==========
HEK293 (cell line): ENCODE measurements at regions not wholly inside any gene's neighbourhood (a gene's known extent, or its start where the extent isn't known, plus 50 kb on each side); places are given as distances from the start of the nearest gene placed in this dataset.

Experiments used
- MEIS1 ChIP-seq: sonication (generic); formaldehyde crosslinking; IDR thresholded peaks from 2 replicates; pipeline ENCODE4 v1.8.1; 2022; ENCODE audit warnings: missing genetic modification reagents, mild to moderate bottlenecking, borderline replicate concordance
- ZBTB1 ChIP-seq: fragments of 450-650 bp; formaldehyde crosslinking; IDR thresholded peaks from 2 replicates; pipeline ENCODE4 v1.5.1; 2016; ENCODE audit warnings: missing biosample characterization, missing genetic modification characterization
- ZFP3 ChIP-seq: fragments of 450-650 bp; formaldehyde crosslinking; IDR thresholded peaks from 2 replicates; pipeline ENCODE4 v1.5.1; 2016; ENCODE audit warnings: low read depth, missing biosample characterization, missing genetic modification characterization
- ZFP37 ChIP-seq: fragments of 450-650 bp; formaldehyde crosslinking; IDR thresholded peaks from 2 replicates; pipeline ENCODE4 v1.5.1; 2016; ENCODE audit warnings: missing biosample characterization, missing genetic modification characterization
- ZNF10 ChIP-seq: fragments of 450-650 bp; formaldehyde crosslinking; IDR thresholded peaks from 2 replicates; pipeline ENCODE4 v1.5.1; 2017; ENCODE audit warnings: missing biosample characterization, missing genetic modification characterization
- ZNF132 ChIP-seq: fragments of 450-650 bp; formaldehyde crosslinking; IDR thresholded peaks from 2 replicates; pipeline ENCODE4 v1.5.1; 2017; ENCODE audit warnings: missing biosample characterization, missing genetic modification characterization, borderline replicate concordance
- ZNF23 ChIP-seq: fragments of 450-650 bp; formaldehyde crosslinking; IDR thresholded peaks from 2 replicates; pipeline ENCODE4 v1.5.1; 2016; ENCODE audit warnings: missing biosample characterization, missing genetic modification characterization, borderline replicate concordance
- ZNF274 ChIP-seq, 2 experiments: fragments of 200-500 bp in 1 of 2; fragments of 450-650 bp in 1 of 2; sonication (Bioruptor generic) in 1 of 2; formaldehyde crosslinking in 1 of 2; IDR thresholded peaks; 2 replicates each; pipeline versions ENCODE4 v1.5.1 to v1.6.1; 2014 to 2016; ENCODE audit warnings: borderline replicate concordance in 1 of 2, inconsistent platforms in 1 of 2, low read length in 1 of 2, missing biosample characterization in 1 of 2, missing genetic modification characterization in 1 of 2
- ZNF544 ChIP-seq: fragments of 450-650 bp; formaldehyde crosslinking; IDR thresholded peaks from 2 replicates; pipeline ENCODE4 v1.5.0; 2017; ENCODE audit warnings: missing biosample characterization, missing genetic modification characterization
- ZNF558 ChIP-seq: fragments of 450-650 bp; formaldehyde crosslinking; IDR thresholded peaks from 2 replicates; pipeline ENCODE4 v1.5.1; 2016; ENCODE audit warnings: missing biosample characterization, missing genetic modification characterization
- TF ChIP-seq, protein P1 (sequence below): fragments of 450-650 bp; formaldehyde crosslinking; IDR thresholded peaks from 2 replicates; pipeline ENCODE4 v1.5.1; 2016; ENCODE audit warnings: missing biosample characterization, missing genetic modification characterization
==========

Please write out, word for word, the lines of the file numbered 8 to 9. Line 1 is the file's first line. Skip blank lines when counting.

- ZNF132 ChIP-seq: fragments of 450-650 bp; formaldehyde crosslinking; IDR thresholded peaks from 2 replicates; pipeline ENCODE4 v1.5.1; 2017; ENCODE audit warnings: missing biosample characterization, missing genetic modification characterization, borderline replicate concordance
- ZNF23 ChIP-seq: fragments of 450-650 bp; formaldehyde crosslinking; IDR thresholded peaks from 2 replicates; pipeline ENCODE4 v1.5.1; 2016; ENCODE audit warnings: missing biosample characterization, missing genetic modification characterization, borderline replicate concordance